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Bible Commentaries

Arthur Peake's Commentary on the Bible
Isaiah 64

 

 

Verses 1-9

Isaiah 63:15 to Isaiah 64:9. A Fervent Prayer to Yahweh to Intervene again for His Children.—The appeal rings like a litany, reminding Yahweh, who has withdrawn into His glorious heavenly palace, of His former compassion. To Abraham and Israel appeal has been made in vain (some approach to ancestor-worship seems to have been prevalent), but Yahweh is their father and redeemer. His severity has sent them wandering even further away, and hardened their heart so that they cannot "fear Him," i.e. carry out the duties of religion. If only He would come back from His seclusion! Isaiah 63:18 is corrupt; regrouping of consonants and very slight changes give the excellent sense, "Why do the wicked despise thy Holy House, our enemies desecrate thy Sanctuary? "The allusion is not to a destruction, but a profanation, of the Temple by the pro-Samaritans, who refused to accept the new standard of religious practice, adhering tenaciously to old usages now regarded as heathenish. The strict party is left, through Yahweh's seclusion, as a shepherdless flock. If Yahweh would but manifest Himself in a glorious theophany (cf. Judges 5:4 f.), rending the heavens and causing the mountains to shake, even as fire makes brushwood crackle and blaze or water boil over, that He might "put the fear of God" into His adversaries, and make the peoples tremble while He does "terrible things"—the term used of the marvels of the Exodus—beyond the hopes of His people or the experience of men! (Delete Isaiah 64:3 b, "thou camest . . . presence" an accidental repetition from Isaiah 63:1, and connect "For from of old men have not heard" with what precedes, changing "For" to "and." On the basis of LXX the rest of Isaiah 63:4 may possibly be reconstructed, "Ear hath not heard and eye hath not seen the deeds and exploits which thou wilt work for those who wait on thee.") Oh! that He would meet, i.e. be gracious to, those who work righteousness and remember His ways (cf. LXX). The remainder of this corrupt verse (cf. mg.) may read, "Behold, thou wast wroth and we sinned, wroth at our doings, so that we became guilty.") For we have become like the unclean, our righteous deeds like a polluted garment: we are withered like leaves, and our iniquity (read sing.) has whirled us away like the wind. So that hardly one among us calls on Thy name (cf. Genesis 4:26), or is zealous to lay hold on Thee, because Thou hast withdrawn Thy countenance from us and delivered us up to the power of our sins (mg.). We are the clay which Thou hast fashioned; destroy not Thy work by unrelenting anger (cf. Job 10:8-12). Look at us, we entreat Thee, we are Thy people!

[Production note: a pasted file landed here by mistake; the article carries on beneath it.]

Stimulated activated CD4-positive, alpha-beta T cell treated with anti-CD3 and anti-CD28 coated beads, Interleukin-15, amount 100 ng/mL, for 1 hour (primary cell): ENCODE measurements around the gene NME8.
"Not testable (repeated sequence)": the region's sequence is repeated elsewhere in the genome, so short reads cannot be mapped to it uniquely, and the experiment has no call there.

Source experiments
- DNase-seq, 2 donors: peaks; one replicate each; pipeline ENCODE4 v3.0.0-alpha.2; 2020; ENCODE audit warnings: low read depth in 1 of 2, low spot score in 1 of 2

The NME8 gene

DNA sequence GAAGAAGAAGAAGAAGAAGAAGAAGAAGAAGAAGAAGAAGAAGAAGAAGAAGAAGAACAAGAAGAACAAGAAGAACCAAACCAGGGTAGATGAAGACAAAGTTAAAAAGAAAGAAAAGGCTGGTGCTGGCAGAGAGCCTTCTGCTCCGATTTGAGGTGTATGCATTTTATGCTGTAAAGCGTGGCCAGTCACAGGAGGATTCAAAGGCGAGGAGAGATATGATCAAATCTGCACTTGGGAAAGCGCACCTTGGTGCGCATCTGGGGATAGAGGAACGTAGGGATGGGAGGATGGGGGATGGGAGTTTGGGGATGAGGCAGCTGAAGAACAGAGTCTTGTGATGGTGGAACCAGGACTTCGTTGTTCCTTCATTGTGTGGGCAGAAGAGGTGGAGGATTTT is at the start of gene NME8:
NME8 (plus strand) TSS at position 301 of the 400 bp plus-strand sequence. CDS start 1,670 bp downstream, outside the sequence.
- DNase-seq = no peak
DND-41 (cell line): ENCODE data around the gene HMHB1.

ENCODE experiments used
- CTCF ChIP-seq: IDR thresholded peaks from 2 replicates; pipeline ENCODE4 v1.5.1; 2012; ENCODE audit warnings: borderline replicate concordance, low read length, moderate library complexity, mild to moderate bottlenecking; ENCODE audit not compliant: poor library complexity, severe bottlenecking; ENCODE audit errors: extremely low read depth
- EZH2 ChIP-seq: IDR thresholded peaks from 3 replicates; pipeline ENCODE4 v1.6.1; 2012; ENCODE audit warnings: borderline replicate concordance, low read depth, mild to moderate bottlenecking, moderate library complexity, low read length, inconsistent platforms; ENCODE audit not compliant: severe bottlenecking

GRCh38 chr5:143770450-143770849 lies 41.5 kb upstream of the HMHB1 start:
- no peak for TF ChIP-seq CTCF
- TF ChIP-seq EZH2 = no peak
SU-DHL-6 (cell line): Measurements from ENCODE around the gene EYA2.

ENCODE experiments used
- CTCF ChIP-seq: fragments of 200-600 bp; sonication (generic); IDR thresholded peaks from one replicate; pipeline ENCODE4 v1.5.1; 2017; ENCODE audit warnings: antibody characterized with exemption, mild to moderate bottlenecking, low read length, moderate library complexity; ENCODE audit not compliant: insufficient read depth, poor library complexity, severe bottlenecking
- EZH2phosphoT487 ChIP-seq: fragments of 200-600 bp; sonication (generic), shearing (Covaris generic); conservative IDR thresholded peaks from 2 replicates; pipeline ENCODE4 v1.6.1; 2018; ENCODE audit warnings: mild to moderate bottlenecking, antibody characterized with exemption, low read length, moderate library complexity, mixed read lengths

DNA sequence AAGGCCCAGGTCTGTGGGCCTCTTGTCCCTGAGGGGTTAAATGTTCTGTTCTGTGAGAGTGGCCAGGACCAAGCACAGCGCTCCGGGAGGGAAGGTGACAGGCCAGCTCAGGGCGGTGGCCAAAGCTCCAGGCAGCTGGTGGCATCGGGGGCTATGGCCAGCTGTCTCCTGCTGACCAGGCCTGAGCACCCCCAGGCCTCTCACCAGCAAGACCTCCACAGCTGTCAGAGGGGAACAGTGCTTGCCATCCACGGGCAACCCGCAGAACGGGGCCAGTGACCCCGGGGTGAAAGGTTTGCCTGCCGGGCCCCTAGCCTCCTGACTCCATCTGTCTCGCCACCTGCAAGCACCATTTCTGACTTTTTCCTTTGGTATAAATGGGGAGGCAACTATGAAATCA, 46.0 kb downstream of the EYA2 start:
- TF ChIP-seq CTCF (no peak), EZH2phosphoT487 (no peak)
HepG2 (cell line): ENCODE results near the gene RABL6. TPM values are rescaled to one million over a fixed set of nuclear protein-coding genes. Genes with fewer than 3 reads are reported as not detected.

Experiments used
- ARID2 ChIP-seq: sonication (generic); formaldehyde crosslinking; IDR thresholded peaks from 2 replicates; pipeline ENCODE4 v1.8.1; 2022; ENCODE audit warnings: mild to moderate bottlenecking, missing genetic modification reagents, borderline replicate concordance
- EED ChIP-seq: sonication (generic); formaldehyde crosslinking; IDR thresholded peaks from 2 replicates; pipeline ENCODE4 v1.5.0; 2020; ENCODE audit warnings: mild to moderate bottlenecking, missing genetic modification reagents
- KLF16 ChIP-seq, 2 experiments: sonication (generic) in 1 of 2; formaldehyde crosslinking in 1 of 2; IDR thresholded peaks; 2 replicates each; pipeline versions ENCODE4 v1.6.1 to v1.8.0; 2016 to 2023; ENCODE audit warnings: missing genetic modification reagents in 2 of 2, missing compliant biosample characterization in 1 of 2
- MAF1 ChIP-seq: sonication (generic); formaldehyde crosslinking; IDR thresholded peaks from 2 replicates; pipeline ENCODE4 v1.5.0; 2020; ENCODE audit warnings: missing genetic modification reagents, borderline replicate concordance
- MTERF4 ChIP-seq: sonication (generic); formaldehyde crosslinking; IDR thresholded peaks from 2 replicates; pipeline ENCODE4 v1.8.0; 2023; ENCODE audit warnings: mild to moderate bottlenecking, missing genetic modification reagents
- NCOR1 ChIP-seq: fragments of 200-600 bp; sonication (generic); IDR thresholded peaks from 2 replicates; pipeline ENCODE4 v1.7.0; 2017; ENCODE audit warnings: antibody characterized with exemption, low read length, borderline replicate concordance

Verses 10-12

Isaiah 64:10-12. These verses, which describe the Temple as not merely desecrated but actually burned, seem to be a late addition from a period of which we have no exact information.

The cities of the holy land are become a desert, Jerusalem a curse (LXX and Latin). The Temple, which has existed long enough to have exchanged its simplicity for adornment, and to be hallowed by memory, is burned. All that the people took delight in is ruined. Can Yahweh refrain from action on behalf of his people?

 


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Bibliography Information
Peake, Arthur. "Commentary on Isaiah 64:4". "Arthur Peake's Commentary on the Bible ". https://www.studylight.org/commentaries/pfc/isaiah-64.html. 1919.

Lectionary Calendar
Friday, October 18th, 2019
the Week of Proper 23 / Ordinary 28
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